I didn’t even have to pay any highwaymen hybrid open access rates, which is a blessing, as my institution does not offer funds for that and I enjoy being able to feed my children and other frivolities. I obviously do not understand the oligopoly that is academic publishing. I do, however, understand not paying thousands for things that can – broadly speaking – be accomplished for free. I’ve been trying not to do that for a way longer time than I’ve been playing this academia game.

Sometimes when I read the stuff that comes through my Twitter feed, I actually get the impression that we – “we” being the sub-species homo academicus, seldom the sharpest knives in the drawer of life, oddly – might slowly be getting it. Academic successs is not a lottery, I read today, but a rigged game rife with implicit bias and discrimination. Why, my stars! And then I saw, in black and white, words that said citation metrics “should never be used as the sole criterion to evaluate academics” and I swear little cherubs started singing in my ears.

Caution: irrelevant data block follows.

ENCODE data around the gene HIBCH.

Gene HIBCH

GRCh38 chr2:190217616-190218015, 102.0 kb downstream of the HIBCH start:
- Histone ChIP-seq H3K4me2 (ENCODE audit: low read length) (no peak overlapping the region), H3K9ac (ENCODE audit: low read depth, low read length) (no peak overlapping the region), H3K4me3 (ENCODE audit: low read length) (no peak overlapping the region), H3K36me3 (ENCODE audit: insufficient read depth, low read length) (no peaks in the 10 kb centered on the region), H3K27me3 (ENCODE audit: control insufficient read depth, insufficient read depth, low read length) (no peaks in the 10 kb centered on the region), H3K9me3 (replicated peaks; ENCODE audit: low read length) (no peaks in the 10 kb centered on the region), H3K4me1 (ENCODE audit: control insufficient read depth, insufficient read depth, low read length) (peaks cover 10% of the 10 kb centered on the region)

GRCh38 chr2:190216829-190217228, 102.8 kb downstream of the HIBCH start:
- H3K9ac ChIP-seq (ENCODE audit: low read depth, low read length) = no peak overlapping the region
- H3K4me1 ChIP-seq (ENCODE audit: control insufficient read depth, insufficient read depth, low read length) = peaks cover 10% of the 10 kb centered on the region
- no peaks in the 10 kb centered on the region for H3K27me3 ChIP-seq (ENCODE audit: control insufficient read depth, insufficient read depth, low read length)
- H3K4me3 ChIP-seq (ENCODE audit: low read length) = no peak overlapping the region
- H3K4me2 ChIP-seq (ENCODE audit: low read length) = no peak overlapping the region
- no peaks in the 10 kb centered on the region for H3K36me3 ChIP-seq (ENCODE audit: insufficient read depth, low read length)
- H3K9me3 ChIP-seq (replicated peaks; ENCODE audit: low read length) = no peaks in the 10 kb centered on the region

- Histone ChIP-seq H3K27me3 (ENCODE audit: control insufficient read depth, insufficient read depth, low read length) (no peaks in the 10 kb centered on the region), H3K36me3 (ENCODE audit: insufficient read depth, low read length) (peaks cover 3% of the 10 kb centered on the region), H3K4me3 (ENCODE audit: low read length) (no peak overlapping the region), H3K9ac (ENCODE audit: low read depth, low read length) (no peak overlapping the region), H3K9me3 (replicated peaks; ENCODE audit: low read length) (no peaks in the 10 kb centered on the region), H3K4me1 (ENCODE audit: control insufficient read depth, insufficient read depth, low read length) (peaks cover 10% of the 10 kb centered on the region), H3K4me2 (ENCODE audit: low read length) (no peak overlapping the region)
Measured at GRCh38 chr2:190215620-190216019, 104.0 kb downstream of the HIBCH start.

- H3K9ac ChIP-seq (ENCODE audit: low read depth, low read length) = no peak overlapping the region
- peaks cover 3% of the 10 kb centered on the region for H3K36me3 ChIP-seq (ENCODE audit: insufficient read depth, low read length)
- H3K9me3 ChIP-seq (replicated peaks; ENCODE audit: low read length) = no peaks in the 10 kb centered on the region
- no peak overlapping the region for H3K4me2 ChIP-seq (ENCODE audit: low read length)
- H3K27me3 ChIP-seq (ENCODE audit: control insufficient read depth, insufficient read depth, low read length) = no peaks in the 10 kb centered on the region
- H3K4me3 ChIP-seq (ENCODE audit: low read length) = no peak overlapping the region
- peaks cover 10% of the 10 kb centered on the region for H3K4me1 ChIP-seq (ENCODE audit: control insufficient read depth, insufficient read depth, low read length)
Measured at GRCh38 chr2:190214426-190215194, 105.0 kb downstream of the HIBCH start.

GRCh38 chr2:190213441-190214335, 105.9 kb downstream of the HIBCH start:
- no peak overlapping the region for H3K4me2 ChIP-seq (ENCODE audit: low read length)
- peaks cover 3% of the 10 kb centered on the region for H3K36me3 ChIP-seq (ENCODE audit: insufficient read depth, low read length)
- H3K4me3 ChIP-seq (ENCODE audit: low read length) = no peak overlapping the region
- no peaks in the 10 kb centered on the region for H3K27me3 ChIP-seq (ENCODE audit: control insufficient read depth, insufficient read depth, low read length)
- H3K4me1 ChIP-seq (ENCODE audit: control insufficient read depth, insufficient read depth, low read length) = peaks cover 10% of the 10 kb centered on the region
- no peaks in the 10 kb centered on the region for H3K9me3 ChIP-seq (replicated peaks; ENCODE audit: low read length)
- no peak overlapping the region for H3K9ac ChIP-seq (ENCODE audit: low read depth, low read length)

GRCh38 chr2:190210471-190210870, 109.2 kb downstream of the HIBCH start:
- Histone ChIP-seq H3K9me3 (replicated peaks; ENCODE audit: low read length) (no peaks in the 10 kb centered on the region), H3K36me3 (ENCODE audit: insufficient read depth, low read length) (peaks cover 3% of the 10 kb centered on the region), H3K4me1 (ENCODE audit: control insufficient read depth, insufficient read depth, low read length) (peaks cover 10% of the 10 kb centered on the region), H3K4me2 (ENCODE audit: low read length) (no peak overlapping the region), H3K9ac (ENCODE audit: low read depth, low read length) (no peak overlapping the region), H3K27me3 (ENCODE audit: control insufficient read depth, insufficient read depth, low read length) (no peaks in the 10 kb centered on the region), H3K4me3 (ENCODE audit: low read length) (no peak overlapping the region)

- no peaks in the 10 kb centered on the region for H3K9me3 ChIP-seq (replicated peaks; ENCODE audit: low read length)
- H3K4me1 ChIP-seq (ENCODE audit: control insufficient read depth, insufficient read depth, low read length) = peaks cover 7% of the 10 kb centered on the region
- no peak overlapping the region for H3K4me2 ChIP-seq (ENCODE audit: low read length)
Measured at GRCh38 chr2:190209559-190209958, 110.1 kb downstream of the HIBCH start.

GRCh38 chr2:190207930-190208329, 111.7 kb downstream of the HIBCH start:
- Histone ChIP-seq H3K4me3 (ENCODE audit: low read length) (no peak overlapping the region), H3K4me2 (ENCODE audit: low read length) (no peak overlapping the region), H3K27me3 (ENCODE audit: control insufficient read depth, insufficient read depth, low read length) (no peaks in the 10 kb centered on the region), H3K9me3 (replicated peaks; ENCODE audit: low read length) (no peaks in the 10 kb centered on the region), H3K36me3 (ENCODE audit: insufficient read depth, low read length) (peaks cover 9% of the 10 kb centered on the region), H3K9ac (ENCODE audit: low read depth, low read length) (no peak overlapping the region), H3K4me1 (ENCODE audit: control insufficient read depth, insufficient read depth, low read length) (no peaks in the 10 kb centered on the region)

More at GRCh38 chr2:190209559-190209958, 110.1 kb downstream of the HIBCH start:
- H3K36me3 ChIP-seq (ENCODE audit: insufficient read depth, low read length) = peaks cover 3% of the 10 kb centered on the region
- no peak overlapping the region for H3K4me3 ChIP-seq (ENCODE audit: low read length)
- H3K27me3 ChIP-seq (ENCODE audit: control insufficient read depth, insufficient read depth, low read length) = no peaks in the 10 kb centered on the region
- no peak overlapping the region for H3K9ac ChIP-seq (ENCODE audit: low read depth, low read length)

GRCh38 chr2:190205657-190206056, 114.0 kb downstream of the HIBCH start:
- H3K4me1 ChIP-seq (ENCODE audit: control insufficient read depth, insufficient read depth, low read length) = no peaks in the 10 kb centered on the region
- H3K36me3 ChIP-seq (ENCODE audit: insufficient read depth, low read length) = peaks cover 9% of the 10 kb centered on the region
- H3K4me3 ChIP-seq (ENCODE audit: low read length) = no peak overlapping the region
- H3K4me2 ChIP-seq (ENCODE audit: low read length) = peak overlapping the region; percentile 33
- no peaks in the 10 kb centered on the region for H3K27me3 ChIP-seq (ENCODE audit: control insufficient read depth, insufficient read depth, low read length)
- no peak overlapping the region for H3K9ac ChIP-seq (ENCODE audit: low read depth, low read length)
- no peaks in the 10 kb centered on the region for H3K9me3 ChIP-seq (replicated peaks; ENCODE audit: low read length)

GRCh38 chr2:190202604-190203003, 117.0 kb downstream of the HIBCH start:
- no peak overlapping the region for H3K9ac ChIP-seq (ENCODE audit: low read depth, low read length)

But while these messages may be making their way through our Twitter skullz they are still not the dominant narratives of a profession in which digitizing journals – thus getting rid of the cost of paper and distribution – has actually resulted in a HIGHER concentration of scientific literature in the hands of a few major for-profit players, even though all the reviewing is done for free by academics who often don’t even have contracts that cover service labour anymore. Uh, brilliant system, guys. I’ll take Boardwalk, please!

And it’s worst in the social sciences…which *mutter mutter shoemakers’ wives something something.*

But we cling to the academic publishing system because it’s a prestige economy. It’s our prestige economy, dammit. And apparently they will have to pry it from our cold, dead, mostly-precariously-employed hands because there seems to be far more attachment to the impact factor of prestigious journals than to the possibility of changing things.